Villes françaises: Montreuil-sur-Mer – the town that inspired ‘Les Misérables’
I live in the Pas-de-Calais region and close by is the gorgeous little village of Montreuil-sur-Mer. When I first bought my house in the Seven Valleys area of Pas-de-Calais, I’d never even heard of Montreuil-sur-Mer. In fact, I only found it by chance when I strayed off the motorway on my way home to London via the Eurotunnel one weekend.
Just minutes from the busy A16 autoroute and not far from Boulogne, suddenly the car was juddering over cobble stones. I could hardly believe my eyes as I drove through a huge archway and into a walled town. Montreuil-sur-Mer is encircled by high ramparts complete with a citadel, and is full of amazing old buildings and beautiful houses. There are smart squares with narrow alleyways leading off and onto the ramparts, artisan shops, chocolatiers, chic boutiques and flowers everywhere.
The name suggests that this is a seaside town – and it used to be a wealthy port specialising in the shipment of grain, wine and textiles until the 15th century, hence the name ‘sur Mer’ (on sea). However, tidal changes have had their way and the sea now finds itself several miles away.
The land around this hill top village is now green and lush and given over to farming and livestock. It is dotted with picturesque rural villages, and the tips of church spires peeping out from small forests. The town itself is a ‘ville fleurie’ which is to say it doesn’t skimp on window boxes – everywhere you look are amazing displays of floral artwork and a riot of brightly coloured, sweetly scented flowers.
There are historical plaques everywhere in this town and it can count amongst its past admirers and visitors: Napoleon, Jules Verne, Lawrence Sterne, Gérard Depardieu and one of my favourites – Victor Hugo.
The iconic French writer stayed in Montreuil-sur-Mer in 1837 and declared himself much taken with the place and many of the people he met there. He made the town the setting for much of the early part of his novel ‘Les Misérables’.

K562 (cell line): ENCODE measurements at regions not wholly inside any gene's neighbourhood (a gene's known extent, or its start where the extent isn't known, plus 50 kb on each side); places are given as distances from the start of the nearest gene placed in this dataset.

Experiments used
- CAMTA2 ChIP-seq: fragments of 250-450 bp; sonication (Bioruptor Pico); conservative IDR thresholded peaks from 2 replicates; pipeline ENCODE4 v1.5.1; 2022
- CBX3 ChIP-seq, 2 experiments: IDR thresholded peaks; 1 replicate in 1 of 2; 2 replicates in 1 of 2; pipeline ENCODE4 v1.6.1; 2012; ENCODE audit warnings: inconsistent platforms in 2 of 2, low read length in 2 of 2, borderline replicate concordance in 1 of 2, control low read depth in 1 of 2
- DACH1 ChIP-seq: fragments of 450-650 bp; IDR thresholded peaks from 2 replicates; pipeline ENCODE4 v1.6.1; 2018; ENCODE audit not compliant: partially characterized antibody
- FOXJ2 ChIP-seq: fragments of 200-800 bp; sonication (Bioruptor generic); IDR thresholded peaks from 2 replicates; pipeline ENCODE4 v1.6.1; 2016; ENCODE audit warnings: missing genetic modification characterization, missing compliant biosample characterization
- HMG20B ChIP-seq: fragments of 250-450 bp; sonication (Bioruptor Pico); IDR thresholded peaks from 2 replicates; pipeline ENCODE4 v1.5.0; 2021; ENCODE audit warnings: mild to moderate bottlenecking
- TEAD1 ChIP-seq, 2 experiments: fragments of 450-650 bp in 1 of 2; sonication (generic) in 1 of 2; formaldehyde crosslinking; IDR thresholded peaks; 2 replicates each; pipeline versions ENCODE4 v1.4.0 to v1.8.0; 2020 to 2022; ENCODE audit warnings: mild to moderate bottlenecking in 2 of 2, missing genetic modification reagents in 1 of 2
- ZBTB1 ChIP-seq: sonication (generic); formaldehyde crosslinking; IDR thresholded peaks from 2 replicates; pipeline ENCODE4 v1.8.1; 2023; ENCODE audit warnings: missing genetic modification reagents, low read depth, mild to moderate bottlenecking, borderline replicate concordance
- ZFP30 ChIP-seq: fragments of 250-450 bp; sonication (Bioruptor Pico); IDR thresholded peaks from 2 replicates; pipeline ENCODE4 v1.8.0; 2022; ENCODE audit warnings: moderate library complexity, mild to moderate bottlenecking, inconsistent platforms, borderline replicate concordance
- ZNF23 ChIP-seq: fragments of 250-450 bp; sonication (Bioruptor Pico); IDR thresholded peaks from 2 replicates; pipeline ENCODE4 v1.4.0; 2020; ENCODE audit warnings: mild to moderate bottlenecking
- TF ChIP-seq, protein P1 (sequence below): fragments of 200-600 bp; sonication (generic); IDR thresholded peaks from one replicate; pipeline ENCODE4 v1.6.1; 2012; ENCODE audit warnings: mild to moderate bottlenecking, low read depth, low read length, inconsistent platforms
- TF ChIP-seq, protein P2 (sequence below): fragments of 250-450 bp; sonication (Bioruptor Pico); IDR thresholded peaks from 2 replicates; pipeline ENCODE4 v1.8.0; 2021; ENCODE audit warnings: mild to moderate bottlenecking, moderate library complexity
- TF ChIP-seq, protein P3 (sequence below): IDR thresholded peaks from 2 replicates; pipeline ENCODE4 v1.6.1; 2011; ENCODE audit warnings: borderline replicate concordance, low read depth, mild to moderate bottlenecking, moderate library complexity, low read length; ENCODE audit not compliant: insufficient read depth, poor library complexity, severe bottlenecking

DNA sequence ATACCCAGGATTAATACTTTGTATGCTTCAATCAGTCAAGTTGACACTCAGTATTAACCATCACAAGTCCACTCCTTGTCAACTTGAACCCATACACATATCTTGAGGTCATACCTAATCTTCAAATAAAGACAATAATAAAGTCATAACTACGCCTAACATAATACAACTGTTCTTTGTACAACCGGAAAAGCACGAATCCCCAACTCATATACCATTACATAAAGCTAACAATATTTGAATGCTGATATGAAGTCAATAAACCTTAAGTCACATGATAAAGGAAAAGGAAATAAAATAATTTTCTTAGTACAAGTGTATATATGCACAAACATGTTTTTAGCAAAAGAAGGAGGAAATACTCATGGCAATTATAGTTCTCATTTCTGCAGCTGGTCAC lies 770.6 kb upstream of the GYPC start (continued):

The novel’s protagonist, Jean Valjean, served as mayor of the town, which was the setting for much of the early conflict between Valjean and the novel’s antagonist, Javert. It was also Fantine’s hometown.
These days Montreuil-sur-Mer is a thriving little place which draws tourists to it like bees to a honey pot – especially on Bastille Day when it holds its famous ‘Bastille Day Antiques Brocante’. The streets are closed to traffic and the place throngs with lovers of antiques and bric-a-brac.
It is also incredibly popular with Parisians who come here for a weekend to experience a taste of rural tranquillity. There are plenty of bars and restaurants to cater to visitors and there is a rich diary of cultural events throughout the year, including a very popular soup festival in October.
However Montreuil-sur-Mer’s busiest time of the year is when the town stages a son et lumière show of ‘Les Misérables’ on the walls of the old castle and the ramparts. Six hundred local people – a quarter of the population – dress up and participate in this awesome endeavour. Small children, old men and farm animals are roped in to help and give it everything they’ve got.
Canons are pulled into position for the Battle of Waterloo, cavalry charge up the hill and visitors picnic on the ramparts and watch the show agog at the splendour and spectacle. It is a joyful scene of civic pageantry and of a community celebrating its history and heritage with pride and joie de vivre.
Thank you for this interesting read Janine! It is so nice to hear about something ‘off the beaten track’ (literally by the sound of where you were driving!).
This article perfectly highlights the wonderful French culture we are so passionate about at MyFrenchLife®.